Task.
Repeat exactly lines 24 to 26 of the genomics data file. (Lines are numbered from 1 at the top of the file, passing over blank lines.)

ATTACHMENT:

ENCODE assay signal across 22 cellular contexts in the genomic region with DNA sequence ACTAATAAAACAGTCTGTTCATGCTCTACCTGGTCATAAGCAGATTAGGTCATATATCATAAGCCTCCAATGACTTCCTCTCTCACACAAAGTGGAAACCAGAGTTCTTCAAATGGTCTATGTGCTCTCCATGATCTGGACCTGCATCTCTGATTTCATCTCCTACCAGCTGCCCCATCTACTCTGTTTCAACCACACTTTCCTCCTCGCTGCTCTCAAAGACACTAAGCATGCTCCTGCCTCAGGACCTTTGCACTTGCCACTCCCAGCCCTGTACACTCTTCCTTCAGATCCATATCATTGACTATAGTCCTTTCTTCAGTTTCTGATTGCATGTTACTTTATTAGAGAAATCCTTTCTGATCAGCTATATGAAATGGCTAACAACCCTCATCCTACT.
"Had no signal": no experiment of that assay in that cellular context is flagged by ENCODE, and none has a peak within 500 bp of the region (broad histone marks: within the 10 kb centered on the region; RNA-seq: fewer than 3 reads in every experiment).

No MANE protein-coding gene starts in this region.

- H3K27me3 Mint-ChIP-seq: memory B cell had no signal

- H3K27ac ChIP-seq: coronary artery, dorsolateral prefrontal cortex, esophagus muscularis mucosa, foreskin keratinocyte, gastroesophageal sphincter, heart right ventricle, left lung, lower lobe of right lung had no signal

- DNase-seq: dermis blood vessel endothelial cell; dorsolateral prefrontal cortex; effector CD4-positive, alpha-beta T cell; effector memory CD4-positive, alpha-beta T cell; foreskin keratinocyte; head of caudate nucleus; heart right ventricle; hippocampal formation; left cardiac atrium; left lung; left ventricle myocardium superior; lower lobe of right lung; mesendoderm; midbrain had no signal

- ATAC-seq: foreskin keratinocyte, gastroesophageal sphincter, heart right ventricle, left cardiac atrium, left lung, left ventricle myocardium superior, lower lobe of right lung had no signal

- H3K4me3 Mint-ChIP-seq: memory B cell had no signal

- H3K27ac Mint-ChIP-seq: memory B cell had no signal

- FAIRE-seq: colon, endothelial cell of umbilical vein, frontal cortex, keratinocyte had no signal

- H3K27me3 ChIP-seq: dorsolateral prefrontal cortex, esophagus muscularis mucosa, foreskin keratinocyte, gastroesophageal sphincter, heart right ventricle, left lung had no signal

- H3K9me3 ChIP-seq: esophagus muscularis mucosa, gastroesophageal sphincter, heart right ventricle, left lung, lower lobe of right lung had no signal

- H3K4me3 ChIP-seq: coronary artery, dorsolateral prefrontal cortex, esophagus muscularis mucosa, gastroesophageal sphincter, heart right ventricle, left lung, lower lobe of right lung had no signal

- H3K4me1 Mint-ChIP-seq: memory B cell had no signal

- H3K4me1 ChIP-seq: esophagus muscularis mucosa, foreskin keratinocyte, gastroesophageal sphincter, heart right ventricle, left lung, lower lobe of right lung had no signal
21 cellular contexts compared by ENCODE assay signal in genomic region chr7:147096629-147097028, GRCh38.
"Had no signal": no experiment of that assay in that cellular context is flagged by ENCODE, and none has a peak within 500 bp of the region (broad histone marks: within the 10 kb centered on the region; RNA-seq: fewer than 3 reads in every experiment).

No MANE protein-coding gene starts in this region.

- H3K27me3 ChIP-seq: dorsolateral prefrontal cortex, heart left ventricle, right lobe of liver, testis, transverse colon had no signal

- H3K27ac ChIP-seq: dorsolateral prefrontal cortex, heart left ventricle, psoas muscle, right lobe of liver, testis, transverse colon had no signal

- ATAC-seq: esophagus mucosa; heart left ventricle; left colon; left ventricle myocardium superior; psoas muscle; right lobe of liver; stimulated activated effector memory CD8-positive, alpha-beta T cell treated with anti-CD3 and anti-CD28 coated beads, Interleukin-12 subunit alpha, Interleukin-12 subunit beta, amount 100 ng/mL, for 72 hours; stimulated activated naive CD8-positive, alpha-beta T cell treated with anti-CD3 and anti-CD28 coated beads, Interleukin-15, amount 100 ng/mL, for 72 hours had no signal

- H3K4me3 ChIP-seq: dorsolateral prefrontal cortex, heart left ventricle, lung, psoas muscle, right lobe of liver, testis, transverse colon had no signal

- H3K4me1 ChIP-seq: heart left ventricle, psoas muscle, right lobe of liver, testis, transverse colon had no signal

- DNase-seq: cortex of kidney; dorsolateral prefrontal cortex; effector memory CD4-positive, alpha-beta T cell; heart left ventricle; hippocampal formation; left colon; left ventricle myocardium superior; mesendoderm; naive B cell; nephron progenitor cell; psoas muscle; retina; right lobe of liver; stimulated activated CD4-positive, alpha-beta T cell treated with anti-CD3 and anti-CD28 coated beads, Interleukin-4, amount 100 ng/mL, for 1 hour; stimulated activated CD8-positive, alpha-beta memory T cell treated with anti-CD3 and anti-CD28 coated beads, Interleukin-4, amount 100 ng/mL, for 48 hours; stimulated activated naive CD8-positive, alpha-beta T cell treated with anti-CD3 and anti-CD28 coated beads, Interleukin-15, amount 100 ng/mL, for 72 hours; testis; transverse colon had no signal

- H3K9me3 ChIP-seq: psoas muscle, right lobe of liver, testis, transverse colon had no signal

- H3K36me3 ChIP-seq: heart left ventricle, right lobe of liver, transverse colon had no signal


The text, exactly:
- DNase-seq: cortex of kidney; dorsolateral prefrontal cortex; effector memory CD4-positive, alpha-beta T cell; heart left ventricle; hippocampal formation; left colon; left ventricle myocardium superior; mesendoderm; naive B cell; nephron progenitor cell; psoas muscle; retina; right lobe of liver; stimulated activated CD4-positive, alpha-beta T cell treated with anti-CD3 and anti-CD28 coated beads, Interleukin-4, amount 100 ng/mL, for 1 hour; stimulated activated CD8-positive, alpha-beta memory T cell treated with anti-CD3 and anti-CD28 coated beads, Interleukin-4, amount 100 ng/mL, for 48 hours; stimulated activated naive CD8-positive, alpha-beta T cell treated with anti-CD3 and anti-CD28 coated beads, Interleukin-15, amount 100 ng/mL, for 72 hours; testis; transverse colon had no signal

- H3K9me3 ChIP-seq: psoas muscle, right lobe of liver, testis, transverse colon had no signal

- H3K36me3 ChIP-seq: heart left ventricle, right lobe of liver, transverse colon had no signal